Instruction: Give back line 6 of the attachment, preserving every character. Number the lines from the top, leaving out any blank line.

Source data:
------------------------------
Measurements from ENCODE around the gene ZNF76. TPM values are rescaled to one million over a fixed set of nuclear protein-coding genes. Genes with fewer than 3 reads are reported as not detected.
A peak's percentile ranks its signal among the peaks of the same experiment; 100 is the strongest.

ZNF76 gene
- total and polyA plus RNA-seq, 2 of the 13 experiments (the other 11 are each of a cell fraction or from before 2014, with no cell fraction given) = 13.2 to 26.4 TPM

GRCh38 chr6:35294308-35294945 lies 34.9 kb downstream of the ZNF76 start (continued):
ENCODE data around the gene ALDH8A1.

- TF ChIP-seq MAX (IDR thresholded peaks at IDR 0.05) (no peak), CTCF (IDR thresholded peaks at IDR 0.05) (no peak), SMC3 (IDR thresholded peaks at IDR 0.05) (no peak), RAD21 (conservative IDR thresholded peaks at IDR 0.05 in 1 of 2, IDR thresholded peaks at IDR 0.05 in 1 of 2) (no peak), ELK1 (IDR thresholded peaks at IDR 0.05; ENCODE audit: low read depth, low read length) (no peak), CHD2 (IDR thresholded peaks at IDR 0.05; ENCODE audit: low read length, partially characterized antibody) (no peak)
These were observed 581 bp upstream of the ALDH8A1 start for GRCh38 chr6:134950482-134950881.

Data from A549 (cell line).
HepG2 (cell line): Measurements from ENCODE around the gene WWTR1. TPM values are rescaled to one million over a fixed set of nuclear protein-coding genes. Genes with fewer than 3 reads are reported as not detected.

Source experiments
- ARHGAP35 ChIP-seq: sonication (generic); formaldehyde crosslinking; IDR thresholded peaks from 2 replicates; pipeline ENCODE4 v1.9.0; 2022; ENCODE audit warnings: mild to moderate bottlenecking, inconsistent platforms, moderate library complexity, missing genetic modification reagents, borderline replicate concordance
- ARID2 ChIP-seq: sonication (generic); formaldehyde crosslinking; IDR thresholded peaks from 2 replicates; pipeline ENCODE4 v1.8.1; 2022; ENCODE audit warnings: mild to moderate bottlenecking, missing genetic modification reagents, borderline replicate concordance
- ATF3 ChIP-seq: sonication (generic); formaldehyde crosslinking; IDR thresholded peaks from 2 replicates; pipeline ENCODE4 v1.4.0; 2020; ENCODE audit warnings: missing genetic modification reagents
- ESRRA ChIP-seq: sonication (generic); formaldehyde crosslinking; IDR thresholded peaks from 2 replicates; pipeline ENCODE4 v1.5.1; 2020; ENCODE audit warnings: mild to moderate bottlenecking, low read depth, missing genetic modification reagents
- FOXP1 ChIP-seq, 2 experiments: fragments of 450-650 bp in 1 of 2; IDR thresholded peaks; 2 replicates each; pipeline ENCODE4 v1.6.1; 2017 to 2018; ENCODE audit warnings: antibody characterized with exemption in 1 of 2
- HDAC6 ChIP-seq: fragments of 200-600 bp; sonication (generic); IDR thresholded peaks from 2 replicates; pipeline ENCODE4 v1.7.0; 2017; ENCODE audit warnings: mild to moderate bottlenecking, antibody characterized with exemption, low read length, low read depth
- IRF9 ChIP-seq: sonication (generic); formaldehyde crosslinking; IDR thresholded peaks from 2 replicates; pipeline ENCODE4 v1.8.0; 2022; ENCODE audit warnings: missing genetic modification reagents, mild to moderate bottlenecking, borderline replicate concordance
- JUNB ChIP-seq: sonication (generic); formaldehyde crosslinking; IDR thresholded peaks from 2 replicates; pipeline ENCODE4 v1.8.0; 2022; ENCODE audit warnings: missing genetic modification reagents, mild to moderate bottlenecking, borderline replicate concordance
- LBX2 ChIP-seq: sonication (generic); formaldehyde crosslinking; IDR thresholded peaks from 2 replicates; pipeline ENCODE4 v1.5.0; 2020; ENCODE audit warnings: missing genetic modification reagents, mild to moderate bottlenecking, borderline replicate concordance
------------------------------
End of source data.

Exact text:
ENCODE data around the gene ALDH8A1.